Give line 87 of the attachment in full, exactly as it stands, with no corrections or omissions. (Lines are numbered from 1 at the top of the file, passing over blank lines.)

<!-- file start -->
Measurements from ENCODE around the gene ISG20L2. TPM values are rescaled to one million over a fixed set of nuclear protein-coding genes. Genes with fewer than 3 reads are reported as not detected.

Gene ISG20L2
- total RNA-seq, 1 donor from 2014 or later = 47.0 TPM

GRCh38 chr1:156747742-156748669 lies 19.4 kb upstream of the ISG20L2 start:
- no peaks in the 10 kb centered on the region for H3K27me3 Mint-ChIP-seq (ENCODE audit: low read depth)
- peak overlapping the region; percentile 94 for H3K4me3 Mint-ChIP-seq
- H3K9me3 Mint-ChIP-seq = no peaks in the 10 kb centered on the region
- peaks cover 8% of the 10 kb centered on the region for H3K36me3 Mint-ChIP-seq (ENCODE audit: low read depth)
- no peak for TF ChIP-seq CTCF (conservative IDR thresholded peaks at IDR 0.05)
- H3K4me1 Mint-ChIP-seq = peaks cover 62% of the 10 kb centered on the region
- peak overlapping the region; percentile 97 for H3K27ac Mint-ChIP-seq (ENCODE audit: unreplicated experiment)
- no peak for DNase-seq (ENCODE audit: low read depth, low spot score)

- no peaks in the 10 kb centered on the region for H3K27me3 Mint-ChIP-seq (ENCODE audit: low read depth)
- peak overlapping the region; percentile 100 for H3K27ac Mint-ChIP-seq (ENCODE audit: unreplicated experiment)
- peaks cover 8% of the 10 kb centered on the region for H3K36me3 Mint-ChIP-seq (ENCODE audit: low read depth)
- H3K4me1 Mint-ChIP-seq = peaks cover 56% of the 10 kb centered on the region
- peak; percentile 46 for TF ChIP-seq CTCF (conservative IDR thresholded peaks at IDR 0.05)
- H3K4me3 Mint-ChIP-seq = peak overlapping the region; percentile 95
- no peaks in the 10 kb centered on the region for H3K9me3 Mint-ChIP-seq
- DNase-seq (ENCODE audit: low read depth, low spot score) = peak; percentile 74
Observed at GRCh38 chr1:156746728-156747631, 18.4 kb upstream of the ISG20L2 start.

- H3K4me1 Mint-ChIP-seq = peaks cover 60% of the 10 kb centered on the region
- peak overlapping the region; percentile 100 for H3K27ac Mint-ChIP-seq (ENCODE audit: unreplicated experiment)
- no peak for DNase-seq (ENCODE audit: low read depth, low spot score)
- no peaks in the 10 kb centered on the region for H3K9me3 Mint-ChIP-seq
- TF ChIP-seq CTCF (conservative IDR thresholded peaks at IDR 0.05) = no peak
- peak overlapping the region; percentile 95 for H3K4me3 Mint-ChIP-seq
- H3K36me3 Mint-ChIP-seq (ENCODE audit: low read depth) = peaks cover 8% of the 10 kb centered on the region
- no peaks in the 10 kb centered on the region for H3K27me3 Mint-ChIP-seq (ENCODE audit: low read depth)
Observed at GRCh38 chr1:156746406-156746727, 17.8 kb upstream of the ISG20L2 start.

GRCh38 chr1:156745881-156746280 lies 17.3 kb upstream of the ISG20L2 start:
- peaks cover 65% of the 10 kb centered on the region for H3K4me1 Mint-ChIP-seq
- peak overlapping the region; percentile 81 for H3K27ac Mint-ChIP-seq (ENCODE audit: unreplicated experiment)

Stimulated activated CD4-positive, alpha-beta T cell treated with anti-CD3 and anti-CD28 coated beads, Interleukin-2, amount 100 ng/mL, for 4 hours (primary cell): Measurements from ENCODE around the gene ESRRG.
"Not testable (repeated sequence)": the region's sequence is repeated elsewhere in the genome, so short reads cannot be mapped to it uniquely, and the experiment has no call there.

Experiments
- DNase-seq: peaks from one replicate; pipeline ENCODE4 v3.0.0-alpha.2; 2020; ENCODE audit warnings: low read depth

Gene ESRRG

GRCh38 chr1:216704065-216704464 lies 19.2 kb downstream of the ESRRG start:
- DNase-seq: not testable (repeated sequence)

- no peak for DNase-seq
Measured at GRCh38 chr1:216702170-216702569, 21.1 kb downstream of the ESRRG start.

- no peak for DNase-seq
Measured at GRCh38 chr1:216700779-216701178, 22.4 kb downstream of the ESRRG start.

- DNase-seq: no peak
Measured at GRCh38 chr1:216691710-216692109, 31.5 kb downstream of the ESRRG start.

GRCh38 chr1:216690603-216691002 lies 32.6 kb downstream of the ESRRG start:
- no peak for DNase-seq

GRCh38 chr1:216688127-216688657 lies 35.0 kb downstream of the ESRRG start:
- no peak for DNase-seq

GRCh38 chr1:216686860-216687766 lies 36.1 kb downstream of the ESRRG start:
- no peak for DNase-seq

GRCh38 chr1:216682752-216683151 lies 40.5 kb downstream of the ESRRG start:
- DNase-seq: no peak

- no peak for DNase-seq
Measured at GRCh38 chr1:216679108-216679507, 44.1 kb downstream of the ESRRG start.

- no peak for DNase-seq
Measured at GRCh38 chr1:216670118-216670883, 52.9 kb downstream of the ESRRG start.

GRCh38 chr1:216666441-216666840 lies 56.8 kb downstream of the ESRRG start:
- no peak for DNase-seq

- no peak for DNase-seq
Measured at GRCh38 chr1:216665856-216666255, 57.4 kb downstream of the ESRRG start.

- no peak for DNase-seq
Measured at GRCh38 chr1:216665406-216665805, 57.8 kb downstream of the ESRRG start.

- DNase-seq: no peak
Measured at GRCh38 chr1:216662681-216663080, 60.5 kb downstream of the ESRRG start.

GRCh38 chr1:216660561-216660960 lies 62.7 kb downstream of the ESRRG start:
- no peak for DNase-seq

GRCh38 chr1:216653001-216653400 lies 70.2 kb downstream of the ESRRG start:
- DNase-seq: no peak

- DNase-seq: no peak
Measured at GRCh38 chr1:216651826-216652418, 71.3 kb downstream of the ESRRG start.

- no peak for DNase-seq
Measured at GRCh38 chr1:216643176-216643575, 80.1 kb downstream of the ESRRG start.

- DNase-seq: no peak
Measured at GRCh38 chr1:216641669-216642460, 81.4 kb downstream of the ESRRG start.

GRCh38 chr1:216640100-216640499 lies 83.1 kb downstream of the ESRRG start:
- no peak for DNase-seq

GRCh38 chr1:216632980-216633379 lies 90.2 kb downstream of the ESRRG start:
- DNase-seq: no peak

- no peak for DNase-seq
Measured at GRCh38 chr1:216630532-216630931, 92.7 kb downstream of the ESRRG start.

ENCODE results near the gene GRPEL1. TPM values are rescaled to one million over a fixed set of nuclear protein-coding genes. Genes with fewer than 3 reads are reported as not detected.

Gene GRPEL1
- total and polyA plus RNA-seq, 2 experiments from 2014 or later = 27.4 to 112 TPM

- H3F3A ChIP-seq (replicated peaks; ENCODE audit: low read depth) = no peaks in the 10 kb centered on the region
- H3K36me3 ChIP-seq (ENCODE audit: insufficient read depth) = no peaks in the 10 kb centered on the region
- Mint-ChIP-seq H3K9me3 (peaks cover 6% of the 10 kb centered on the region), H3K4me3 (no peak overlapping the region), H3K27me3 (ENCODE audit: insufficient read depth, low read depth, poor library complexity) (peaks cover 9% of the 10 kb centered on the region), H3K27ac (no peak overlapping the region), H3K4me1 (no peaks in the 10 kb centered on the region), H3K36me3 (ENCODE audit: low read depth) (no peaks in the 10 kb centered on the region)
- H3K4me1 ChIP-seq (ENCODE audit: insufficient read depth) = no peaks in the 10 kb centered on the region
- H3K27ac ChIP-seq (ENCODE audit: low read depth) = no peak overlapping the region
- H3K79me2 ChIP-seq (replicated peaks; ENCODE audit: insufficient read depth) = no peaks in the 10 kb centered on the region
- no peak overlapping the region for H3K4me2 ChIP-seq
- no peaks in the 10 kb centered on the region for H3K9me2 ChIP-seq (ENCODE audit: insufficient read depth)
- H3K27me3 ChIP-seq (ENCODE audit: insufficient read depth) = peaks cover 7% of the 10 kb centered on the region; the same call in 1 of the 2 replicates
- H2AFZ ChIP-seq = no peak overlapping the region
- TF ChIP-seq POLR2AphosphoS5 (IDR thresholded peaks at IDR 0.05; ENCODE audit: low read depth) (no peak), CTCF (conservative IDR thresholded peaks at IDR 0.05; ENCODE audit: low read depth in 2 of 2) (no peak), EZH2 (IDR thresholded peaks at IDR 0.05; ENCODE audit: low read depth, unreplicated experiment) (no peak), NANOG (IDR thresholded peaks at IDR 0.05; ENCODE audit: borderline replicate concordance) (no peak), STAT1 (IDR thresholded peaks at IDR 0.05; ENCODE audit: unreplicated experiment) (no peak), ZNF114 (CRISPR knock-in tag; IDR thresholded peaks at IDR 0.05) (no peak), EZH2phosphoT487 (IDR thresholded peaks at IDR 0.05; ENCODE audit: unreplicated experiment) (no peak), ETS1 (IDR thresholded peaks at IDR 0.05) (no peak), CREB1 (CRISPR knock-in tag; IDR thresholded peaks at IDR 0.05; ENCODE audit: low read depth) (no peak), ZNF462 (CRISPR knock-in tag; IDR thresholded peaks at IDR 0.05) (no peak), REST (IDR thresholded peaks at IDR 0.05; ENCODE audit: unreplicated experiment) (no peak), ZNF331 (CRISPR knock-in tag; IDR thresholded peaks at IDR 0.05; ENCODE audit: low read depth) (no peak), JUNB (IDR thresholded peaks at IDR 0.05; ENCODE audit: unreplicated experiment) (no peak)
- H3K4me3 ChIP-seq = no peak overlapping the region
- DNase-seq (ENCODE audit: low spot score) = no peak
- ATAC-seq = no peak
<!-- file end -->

- H3K36me3 ChIP-seq (ENCODE audit: insufficient read depth) = no peaks in the 10 kb centered on the region